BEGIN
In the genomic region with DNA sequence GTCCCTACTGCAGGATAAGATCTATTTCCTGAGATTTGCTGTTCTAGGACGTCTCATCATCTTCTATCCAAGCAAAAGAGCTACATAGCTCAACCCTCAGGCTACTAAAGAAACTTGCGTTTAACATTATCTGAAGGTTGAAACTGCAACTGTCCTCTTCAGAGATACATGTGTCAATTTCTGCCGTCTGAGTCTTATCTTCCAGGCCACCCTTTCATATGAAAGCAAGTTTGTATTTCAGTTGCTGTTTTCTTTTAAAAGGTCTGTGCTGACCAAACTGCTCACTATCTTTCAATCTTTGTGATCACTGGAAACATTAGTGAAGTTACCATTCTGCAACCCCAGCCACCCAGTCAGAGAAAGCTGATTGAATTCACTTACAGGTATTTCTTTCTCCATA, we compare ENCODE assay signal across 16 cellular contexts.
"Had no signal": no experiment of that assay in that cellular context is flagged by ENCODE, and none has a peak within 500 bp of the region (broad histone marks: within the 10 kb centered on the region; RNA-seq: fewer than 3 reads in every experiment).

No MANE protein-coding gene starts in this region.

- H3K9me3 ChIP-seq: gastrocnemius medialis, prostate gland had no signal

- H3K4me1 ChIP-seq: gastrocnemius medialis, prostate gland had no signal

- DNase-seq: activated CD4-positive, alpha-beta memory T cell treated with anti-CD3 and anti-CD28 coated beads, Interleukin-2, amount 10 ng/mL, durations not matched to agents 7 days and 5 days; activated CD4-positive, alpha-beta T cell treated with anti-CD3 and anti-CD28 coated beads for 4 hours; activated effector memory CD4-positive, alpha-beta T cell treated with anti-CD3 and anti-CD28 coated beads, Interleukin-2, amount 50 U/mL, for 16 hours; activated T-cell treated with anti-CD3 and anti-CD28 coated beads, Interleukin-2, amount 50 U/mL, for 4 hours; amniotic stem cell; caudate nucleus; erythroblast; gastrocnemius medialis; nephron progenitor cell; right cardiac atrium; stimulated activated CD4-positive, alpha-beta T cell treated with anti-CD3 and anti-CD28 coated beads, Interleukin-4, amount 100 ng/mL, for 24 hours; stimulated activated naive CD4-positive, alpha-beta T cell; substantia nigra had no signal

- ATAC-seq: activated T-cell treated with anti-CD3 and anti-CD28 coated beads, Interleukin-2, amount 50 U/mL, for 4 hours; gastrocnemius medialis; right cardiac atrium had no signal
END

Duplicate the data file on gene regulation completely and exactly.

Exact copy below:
In the genomic region with DNA sequence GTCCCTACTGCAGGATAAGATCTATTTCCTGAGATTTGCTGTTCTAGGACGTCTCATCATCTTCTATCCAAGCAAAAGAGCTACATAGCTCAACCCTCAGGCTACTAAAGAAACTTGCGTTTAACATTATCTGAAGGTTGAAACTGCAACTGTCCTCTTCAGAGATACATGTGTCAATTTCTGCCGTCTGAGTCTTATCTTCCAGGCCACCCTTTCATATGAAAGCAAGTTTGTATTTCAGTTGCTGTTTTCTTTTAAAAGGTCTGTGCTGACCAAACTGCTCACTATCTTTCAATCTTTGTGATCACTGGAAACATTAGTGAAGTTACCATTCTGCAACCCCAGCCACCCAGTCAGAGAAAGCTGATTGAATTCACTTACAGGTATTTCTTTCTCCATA, we compare ENCODE assay signal across 16 cellular contexts.
"Had no signal": no experiment of that assay in that cellular context is flagged by ENCODE, and none has a peak within 500 bp of the region (broad histone marks: within the 10 kb centered on the region; RNA-seq: fewer than 3 reads in every experiment).

No MANE protein-coding gene starts in this region.

- H3K9me3 ChIP-seq: gastrocnemius medialis, prostate gland had no signal

- H3K4me1 ChIP-seq: gastrocnemius medialis, prostate gland had no signal

- DNase-seq: activated CD4-positive, alpha-beta memory T cell treated with anti-CD3 and anti-CD28 coated beads, Interleukin-2, amount 10 ng/mL, durations not matched to agents 7 days and 5 days; activated CD4-positive, alpha-beta T cell treated with anti-CD3 and anti-CD28 coated beads for 4 hours; activated effector memory CD4-positive, alpha-beta T cell treated with anti-CD3 and anti-CD28 coated beads, Interleukin-2, amount 50 U/mL, for 16 hours; activated T-cell treated with anti-CD3 and anti-CD28 coated beads, Interleukin-2, amount 50 U/mL, for 4 hours; amniotic stem cell; caudate nucleus; erythroblast; gastrocnemius medialis; nephron progenitor cell; right cardiac atrium; stimulated activated CD4-positive, alpha-beta T cell treated with anti-CD3 and anti-CD28 coated beads, Interleukin-4, amount 100 ng/mL, for 24 hours; stimulated activated naive CD4-positive, alpha-beta T cell; substantia nigra had no signal

- ATAC-seq: activated T-cell treated with anti-CD3 and anti-CD28 coated beads, Interleukin-2, amount 50 U/mL, for 4 hours; gastrocnemius medialis; right cardiac atrium had no signal